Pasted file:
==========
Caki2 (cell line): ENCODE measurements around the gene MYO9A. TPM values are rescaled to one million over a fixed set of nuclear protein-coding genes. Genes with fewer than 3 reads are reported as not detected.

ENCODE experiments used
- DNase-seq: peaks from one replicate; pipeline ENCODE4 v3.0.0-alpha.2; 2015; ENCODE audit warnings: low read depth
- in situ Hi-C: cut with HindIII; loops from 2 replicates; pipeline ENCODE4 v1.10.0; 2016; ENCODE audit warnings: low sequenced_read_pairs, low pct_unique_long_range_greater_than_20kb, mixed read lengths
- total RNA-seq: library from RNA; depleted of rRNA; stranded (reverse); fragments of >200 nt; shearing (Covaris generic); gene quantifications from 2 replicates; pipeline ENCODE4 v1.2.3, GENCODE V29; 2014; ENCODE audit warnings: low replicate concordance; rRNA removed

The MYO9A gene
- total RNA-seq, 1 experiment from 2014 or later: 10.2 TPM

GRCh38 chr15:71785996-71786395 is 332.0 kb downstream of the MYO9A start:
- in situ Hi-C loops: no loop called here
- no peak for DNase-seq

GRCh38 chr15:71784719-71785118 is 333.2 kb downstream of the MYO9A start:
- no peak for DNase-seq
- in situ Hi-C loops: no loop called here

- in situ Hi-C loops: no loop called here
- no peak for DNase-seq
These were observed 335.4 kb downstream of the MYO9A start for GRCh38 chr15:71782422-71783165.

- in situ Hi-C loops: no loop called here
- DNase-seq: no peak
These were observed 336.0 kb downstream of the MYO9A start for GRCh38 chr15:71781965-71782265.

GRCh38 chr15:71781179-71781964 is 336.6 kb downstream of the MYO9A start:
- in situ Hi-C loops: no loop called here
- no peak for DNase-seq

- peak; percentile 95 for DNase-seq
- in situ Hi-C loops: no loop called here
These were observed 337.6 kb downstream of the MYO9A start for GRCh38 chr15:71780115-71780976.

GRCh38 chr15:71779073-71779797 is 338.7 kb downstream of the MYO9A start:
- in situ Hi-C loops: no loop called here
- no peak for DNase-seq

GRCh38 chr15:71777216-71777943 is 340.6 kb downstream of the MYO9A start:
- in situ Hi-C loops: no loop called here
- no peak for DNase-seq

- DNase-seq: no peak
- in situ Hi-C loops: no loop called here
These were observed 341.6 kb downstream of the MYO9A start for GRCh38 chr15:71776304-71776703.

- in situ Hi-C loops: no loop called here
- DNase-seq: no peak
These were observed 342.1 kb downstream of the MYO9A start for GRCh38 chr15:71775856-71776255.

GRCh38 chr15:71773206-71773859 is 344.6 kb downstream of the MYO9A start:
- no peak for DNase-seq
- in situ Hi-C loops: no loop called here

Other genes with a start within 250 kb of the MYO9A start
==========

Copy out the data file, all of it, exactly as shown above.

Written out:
Caki2 (cell line): ENCODE measurements around the gene MYO9A. TPM values are rescaled to one million over a fixed set of nuclear protein-coding genes. Genes with fewer than 3 reads are reported as not detected.

ENCODE experiments used
- DNase-seq: peaks from one replicate; pipeline ENCODE4 v3.0.0-alpha.2; 2015; ENCODE audit warnings: low read depth
- in situ Hi-C: cut with HindIII; loops from 2 replicates; pipeline ENCODE4 v1.10.0; 2016; ENCODE audit warnings: low sequenced_read_pairs, low pct_unique_long_range_greater_than_20kb, mixed read lengths
- total RNA-seq: library from RNA; depleted of rRNA; stranded (reverse); fragments of >200 nt; shearing (Covaris generic); gene quantifications from 2 replicates; pipeline ENCODE4 v1.2.3, GENCODE V29; 2014; ENCODE audit warnings: low replicate concordance; rRNA removed

The MYO9A gene
- total RNA-seq, 1 experiment from 2014 or later: 10.2 TPM

GRCh38 chr15:71785996-71786395 is 332.0 kb downstream of the MYO9A start:
- in situ Hi-C loops: no loop called here
- no peak for DNase-seq

GRCh38 chr15:71784719-71785118 is 333.2 kb downstream of the MYO9A start:
- no peak for DNase-seq
- in situ Hi-C loops: no loop called here

- in situ Hi-C loops: no loop called here
- no peak for DNase-seq
These were observed 335.4 kb downstream of the MYO9A start for GRCh38 chr15:71782422-71783165.

- in situ Hi-C loops: no loop called here
- DNase-seq: no peak
These were observed 336.0 kb downstream of the MYO9A start for GRCh38 chr15:71781965-71782265.

GRCh38 chr15:71781179-71781964 is 336.6 kb downstream of the MYO9A start:
- in situ Hi-C loops: no loop called here
- no peak for DNase-seq

- peak; percentile 95 for DNase-seq
- in situ Hi-C loops: no loop called here
These were observed 337.6 kb downstream of the MYO9A start for GRCh38 chr15:71780115-71780976.

GRCh38 chr15:71779073-71779797 is 338.7 kb downstream of the MYO9A start:
- in situ Hi-C loops: no loop called here
- no peak for DNase-seq

GRCh38 chr15:71777216-71777943 is 340.6 kb downstream of the MYO9A start:
- in situ Hi-C loops: no loop called here
- no peak for DNase-seq

- DNase-seq: no peak
- in situ Hi-C loops: no loop called here
These were observed 341.6 kb downstream of the MYO9A start for GRCh38 chr15:71776304-71776703.

- in situ Hi-C loops: no loop called here
- DNase-seq: no peak
These were observed 342.1 kb downstream of the MYO9A start for GRCh38 chr15:71775856-71776255.

GRCh38 chr15:71773206-71773859 is 344.6 kb downstream of the MYO9A start:
- no peak for DNase-seq
- in situ Hi-C loops: no loop called here

Other genes with a start within 250 kb of the MYO9A start